In the court’s justification of the conviction and 24-year sentence announced on 12 July 2019, it was claimed that Markiv, as a soldier of Ukraine’s National Guard, had helped to murder the foreign journalists in what they called an “ambush of the journalists”.   He had purportedly been able to see the ceramic factory Zeus Ceramica and the railway, near which Roccelli and Mironov were killed from his position on Mount Karachun.  As mentioned, military professionals have said that he could not have made out people from a distance of 1.5 kilometres.

This, it should be said, is just one of the reasons why investigative experiments from the site itself are so crucial.

The court essentially claimed that Markiv had ‘confessed’ in a supposed telephone call reported by a third party, Ilaria Morani , in an article for Corriere della Sera on 25 May, 2014.  Morani had clearly wanted to give her report more weight and therefore called Markiv a captain who had been coordinating the defence of the city.  The court ignored the evidence provided that Markiv was a rank-and-file soldier simply taking orders.  

This is what Markiv is supposed to have said in what was clearly advice to his interlocuter to not approach an area of danger.

"Here it is not a joke, we must not approach it: this is a strategic place for us”….

"Normally we don’t shoot in the direction of the city and on civilians, but as soon as we see a movement we load the heavy artillery. This happened with the car of the two journalists and the interpreter. We shoot from here within a kilometre and a half. Here there is no precise front, it is not a war like Libya. There are actions scattered throughout the city, we await only the green light for the final attack ".

There are some quite extraordinary assertions, such as that “even in the absence of any plans for an armed attack by the enemy, having suspected movement of the journalists in the direction of the train, he began acting, “shooting at everything that moved in a radius of two kilometres”, and it would appear that this was the normal practice of the joint military action of the National Guard and Armed Forces”.  

The court asserts that the journalists, as journalists, were targeted, with Markiv having first used a Kalashnikov rifle, and then, when that couldn’t reach, he informed the commander of the men’s coordinates for mortar fire.  

The court even claimed that Markiv had violated the Fourth Geneva Convention regarding the protection of civilians during conflict.  The Ukrainian “attack” was alleged to have been unprovoked and “aimed against journalists exercising their right to gather information about the conflict”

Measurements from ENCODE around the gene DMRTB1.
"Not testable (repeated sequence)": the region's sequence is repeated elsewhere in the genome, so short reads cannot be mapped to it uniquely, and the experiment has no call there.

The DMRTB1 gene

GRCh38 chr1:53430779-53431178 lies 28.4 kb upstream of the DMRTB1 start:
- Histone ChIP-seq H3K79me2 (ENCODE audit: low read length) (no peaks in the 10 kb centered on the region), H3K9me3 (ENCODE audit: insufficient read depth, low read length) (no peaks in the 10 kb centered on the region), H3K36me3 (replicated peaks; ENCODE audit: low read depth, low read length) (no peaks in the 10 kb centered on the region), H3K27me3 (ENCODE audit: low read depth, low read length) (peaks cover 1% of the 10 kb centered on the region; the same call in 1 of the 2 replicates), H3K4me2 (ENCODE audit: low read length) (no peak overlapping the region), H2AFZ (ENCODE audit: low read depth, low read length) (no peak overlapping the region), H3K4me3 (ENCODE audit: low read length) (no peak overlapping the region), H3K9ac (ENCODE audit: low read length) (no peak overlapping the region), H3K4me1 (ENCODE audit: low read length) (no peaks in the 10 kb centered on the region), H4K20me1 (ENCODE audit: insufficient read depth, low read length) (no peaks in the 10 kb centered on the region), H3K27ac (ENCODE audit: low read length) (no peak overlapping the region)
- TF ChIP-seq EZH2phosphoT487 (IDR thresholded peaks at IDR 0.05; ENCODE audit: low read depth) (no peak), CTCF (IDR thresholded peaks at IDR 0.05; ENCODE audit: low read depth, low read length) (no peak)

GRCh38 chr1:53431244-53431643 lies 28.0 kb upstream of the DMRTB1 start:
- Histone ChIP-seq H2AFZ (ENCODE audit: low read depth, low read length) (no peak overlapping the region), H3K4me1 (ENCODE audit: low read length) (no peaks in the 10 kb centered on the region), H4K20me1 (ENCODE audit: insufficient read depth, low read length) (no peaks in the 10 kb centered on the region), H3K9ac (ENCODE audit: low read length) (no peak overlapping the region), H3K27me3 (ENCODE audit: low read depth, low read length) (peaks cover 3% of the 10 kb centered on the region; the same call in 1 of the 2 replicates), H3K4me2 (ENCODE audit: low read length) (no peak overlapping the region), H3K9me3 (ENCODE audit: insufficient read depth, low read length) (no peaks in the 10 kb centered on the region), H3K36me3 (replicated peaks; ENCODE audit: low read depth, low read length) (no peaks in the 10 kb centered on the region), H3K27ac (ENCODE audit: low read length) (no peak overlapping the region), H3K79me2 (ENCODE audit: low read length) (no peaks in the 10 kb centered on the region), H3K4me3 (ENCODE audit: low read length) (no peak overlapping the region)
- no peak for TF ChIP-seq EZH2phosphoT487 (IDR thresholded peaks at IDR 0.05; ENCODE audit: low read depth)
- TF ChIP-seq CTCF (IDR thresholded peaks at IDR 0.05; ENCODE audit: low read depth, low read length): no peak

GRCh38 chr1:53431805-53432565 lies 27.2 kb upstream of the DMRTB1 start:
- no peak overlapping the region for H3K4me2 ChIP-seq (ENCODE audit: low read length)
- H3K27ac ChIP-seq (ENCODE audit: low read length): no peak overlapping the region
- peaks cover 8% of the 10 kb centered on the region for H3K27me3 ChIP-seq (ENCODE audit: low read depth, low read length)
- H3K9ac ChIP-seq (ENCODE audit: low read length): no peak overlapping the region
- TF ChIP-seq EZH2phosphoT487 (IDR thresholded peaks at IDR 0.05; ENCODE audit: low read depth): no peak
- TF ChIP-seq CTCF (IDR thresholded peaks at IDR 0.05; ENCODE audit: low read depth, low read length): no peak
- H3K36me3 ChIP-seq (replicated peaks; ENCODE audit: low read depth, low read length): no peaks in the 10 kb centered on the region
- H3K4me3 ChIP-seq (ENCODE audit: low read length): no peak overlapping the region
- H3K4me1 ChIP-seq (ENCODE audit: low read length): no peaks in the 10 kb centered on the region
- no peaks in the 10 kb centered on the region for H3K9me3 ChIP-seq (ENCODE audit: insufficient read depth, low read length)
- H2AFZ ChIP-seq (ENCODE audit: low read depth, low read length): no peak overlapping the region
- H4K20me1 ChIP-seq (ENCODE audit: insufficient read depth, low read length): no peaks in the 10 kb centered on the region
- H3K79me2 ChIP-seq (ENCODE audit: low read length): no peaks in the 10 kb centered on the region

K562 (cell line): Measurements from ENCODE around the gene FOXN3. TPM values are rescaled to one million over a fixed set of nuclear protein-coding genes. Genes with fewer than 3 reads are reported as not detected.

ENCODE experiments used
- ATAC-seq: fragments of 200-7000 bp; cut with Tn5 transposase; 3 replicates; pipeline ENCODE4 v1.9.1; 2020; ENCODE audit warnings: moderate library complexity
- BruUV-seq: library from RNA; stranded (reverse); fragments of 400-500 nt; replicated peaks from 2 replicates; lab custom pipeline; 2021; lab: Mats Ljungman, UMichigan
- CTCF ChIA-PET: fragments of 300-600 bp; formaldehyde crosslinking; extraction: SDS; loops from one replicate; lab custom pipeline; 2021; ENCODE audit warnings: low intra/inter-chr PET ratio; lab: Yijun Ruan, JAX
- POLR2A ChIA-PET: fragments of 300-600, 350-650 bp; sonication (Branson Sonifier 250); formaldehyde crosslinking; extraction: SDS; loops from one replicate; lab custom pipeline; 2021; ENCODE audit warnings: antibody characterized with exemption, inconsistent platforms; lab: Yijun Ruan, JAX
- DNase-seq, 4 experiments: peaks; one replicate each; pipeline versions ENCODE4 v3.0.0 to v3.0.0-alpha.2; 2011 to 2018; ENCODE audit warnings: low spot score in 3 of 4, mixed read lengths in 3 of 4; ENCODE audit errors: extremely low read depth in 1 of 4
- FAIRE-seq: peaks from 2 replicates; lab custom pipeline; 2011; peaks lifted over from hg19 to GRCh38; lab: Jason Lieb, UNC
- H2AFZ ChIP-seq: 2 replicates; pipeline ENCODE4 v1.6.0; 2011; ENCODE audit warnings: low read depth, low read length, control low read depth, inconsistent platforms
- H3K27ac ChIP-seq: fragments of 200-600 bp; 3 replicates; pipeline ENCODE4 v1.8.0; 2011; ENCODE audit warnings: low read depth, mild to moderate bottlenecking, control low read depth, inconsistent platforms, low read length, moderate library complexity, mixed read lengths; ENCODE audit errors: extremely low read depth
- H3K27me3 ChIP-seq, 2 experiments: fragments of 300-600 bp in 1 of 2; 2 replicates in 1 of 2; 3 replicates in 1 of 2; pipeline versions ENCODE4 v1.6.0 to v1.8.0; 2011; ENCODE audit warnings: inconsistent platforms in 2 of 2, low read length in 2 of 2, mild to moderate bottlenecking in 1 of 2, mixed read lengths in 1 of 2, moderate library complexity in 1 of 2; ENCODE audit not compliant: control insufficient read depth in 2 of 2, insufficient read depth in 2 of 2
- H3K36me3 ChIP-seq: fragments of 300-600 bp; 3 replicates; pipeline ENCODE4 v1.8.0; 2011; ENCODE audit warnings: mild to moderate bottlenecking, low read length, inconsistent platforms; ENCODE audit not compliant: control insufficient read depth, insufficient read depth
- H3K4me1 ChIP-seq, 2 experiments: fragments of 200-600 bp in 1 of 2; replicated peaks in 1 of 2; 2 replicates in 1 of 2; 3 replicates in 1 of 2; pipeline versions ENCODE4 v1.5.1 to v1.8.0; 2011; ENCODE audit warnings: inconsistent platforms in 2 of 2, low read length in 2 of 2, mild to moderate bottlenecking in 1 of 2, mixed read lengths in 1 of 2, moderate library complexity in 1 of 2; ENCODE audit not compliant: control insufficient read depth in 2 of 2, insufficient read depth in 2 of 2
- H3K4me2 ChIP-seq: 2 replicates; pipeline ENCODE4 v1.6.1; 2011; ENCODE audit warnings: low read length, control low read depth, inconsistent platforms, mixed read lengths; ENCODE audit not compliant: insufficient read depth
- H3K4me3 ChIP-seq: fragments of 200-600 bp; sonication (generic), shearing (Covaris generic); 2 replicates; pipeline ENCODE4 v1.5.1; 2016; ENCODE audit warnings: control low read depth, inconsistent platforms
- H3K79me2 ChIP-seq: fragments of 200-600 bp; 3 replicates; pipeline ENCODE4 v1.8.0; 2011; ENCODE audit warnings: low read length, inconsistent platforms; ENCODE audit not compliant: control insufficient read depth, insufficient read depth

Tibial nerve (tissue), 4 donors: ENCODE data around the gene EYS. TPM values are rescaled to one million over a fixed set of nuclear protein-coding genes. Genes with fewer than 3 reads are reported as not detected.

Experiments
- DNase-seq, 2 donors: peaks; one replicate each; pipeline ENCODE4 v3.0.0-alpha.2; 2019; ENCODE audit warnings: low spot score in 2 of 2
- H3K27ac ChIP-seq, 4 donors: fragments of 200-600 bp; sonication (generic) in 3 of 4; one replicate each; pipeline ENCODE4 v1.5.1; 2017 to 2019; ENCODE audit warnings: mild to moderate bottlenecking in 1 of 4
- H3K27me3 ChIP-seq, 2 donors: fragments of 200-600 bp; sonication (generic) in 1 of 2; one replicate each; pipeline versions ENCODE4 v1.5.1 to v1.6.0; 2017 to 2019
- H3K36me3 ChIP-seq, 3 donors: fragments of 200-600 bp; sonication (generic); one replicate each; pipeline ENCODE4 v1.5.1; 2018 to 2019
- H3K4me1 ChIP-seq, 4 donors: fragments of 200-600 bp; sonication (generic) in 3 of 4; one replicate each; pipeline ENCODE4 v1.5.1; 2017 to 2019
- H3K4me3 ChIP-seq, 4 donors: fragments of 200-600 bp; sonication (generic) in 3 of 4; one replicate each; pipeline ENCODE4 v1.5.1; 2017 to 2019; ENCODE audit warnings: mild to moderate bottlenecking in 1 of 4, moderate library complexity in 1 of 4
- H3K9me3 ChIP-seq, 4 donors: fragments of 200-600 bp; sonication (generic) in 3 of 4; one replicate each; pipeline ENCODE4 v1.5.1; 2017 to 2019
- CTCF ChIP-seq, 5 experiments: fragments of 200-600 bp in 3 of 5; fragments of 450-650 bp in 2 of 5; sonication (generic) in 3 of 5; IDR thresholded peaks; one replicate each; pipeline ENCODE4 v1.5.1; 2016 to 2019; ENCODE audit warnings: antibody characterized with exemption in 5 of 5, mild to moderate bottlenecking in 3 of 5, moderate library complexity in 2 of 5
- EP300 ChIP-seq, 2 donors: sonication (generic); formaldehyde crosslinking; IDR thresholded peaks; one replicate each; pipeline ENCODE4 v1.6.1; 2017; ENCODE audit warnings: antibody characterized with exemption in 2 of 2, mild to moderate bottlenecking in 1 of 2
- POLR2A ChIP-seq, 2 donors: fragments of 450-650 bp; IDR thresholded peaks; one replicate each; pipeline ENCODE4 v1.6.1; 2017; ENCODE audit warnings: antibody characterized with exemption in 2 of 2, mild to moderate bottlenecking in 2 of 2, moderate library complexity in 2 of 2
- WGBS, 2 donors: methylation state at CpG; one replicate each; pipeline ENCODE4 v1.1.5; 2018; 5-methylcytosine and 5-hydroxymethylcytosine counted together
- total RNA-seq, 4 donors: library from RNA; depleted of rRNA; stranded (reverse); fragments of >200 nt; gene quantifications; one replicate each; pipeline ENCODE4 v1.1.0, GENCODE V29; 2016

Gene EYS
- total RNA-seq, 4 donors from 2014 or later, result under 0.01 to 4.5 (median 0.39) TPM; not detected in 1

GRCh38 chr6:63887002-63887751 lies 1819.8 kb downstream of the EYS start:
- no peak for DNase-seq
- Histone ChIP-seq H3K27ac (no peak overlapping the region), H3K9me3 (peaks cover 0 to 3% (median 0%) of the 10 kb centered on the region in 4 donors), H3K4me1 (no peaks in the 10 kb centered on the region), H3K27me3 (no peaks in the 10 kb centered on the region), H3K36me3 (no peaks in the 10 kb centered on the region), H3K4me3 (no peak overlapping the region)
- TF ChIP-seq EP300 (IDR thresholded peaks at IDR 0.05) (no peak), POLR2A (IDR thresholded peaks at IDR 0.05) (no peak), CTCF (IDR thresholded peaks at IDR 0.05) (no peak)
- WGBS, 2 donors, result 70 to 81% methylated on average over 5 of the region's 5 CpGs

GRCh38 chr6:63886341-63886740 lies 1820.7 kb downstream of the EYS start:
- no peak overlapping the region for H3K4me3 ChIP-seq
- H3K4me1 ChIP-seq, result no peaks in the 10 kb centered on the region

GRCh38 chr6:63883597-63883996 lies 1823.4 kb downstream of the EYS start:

All of this ignored absolutely critical evidence that there had been gunfire prior to the use of mortar fire and that this had come from the militants.

The court also disregarded the fact that the testimony of William Roguelon, the French journalist who was injured that day, was contradictory. Back in 2014, he had acknowledged that he did not know where the initial gunfire had come from.  It was only four years later in 2018, during the trial of Markiv, that he suddenly ‘knew’ that it had come from up the hill, and therefore from the Ukrainian army position.

Roguelon’s own account of the events contradicted this. He recalled that, while he was in the trench, some people came down (who must have been the militants) and he also spoke of the car that he was driven away in having been shot at.  The angle at which the bullets hit the taxi also suggested that they had come from the militants who the owner of Zeus Ceramica has confirmed were surrounding the factory, and not from above.

There is also the testimony of a civilian, Tolstyy, who came up to the journalists at the crossing and shouted that he had heard a sniper shot – something he could not have heard from a distance of nearly two kilometres.   

The court also ignored the last video with Mironov who can be heard saying: “Somebody is sitting nearby and shooting and there are also mortar guns here”.

The above-mentioned film was supported by the Italian Federation of Human Rights, whose President, Antonio Stango, is convinced that the Markiv’s trial was heavily influenced by Russian propaganda.

Stango is not alone in noticing this.  In December 2019, the New York Times reported  that the court had cited in its reasoning for the sentence reports from notorious outlets for Russian propaganda.  There were a number of videos, described as “open source,” “found on YouTube” or “from a local TV station,” but which all carried the logo of the Kremlin-funded RT, or Russia Today”.  The ruling also cited an article from the propaganda website Russkaya Vesna, which produced a fake document from the Ukrainian authorities instructing Markiv’s fellow soldiers to testify in his favour.  The prosecutor Andrea Zanoncelli had even admitted that it “was never clear how genuine it was” yet claimed that he had presented it “to show this thing existed, so that the court could evaluate it.”  He did not divulge how it was that the court was supposed to determine whether the material he produced as evidence was fake.